While only about half of states belong to SST now, others say they will join once Congress passes the legislation enabling SST member states to require all retailers to collect sales tax, says Scott Peterson, the executive director of the Streamlined Sales Tax Governing Board. Consumers are supposed to pay so-called “use” taxes when an online retailer does not charge sales tax, but hardly anyone does. At a time when many states face big budget deficits, Peterson notes, the SST could provide much-needed revenue.
U.S. Rep. William Delahunt (D, Mass.), who last month introduced the new sales tax bill, the Main Street Fairness Act, estimates states could collect $18.6 billion in additional revenue this year. That would cover 27% of states’ budget deficits this year, estimate the National Conference of State Legislatures and the SST.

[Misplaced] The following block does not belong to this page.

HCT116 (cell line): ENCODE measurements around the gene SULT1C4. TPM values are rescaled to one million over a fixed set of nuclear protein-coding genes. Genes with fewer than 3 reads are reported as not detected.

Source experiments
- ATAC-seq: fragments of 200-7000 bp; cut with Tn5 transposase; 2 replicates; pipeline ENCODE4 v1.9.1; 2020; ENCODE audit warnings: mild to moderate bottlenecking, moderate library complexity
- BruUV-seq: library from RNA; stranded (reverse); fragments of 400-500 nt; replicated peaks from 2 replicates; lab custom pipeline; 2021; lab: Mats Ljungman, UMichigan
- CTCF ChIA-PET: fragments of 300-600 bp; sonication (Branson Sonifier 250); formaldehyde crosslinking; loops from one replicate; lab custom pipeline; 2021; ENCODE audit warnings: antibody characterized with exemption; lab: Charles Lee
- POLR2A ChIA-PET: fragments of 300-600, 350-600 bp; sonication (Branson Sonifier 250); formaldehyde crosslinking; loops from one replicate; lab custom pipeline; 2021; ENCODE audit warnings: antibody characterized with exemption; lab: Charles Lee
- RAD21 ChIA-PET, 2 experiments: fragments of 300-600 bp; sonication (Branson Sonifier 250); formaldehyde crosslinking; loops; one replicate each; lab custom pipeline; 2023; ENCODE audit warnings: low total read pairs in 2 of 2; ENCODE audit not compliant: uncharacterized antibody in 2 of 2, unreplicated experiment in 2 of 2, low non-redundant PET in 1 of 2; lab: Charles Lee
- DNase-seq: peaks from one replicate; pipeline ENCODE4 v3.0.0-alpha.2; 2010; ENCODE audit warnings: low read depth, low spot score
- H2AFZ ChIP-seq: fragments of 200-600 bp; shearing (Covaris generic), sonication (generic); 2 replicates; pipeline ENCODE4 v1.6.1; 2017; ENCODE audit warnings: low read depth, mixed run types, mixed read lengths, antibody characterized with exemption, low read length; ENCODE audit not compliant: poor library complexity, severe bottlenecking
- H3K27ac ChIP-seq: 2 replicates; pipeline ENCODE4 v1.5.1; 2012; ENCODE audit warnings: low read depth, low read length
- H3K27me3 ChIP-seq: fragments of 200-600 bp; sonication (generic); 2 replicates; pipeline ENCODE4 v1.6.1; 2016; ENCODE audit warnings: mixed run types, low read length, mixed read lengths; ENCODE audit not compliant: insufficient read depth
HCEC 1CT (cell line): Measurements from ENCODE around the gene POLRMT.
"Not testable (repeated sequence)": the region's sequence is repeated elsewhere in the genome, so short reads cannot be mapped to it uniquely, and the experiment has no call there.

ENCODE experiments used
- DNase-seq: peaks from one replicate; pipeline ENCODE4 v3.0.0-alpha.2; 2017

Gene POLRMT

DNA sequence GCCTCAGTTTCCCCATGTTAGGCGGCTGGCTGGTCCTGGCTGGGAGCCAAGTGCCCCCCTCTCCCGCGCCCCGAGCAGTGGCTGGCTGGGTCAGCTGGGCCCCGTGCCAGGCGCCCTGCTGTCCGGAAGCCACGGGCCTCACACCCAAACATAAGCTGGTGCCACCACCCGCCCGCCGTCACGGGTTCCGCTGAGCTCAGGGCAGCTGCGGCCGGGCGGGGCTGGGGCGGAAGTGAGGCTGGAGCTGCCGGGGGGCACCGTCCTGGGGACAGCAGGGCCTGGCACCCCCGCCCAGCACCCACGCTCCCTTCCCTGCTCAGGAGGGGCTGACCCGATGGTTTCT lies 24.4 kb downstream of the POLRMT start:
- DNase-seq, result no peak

Delahunt also projects states would take in another $23.3 billion by 2012. That figure breaks down as follows: $11.4 billion from online sales, including sales to consumers and taxable business purchases, according to a study by the University of Tennessee; and another $11.9 billion from catalog sales, according to an SST estimate.
But the methodology used in those studies is in dispute. NetChoice, an organization backed by online retailers that opposes taxing online sales, estimates that states would take in only $4.7 billion in 2012 for web sales instead of $11.4 billion.
New $100,000 threshold